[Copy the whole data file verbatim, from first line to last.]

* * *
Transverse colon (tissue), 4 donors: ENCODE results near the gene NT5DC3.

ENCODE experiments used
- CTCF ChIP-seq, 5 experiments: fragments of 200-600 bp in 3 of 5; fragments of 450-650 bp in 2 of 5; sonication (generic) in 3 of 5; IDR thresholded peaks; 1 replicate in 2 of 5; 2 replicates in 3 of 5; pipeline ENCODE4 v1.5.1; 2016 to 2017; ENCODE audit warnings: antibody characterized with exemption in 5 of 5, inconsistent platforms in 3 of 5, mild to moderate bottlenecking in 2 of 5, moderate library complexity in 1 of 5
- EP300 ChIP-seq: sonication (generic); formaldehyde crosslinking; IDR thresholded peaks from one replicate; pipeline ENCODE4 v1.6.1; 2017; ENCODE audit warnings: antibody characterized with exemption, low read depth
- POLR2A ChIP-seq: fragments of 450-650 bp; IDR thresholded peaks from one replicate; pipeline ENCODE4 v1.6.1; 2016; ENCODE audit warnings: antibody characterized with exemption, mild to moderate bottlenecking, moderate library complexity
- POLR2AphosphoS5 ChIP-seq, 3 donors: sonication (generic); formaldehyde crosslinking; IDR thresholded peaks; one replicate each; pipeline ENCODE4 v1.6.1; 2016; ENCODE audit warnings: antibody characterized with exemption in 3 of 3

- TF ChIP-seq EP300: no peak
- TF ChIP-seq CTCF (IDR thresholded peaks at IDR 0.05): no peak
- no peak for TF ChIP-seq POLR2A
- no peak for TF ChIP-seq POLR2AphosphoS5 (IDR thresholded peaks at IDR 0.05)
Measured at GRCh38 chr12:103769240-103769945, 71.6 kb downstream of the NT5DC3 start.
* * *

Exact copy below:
Transverse colon (tissue), 4 donors: ENCODE results near the gene NT5DC3.

ENCODE experiments used
- CTCF ChIP-seq, 5 experiments: fragments of 200-600 bp in 3 of 5; fragments of 450-650 bp in 2 of 5; sonication (generic) in 3 of 5; IDR thresholded peaks; 1 replicate in 2 of 5; 2 replicates in 3 of 5; pipeline ENCODE4 v1.5.1; 2016 to 2017; ENCODE audit warnings: antibody characterized with exemption in 5 of 5, inconsistent platforms in 3 of 5, mild to moderate bottlenecking in 2 of 5, moderate library complexity in 1 of 5
- EP300 ChIP-seq: sonication (generic); formaldehyde crosslinking; IDR thresholded peaks from one replicate; pipeline ENCODE4 v1.6.1; 2017; ENCODE audit warnings: antibody characterized with exemption, low read depth
- POLR2A ChIP-seq: fragments of 450-650 bp; IDR thresholded peaks from one replicate; pipeline ENCODE4 v1.6.1; 2016; ENCODE audit warnings: antibody characterized with exemption, mild to moderate bottlenecking, moderate library complexity
- POLR2AphosphoS5 ChIP-seq, 3 donors: sonication (generic); formaldehyde crosslinking; IDR thresholded peaks; one replicate each; pipeline ENCODE4 v1.6.1; 2016; ENCODE audit warnings: antibody characterized with exemption in 3 of 3

- TF ChIP-seq EP300: no peak
- TF ChIP-seq CTCF (IDR thresholded peaks at IDR 0.05): no peak
- no peak for TF ChIP-seq POLR2A
- no peak for TF ChIP-seq POLR2AphosphoS5 (IDR thresholded peaks at IDR 0.05)
Measured at GRCh38 chr12:103769240-103769945, 71.6 kb downstream of the NT5DC3 start.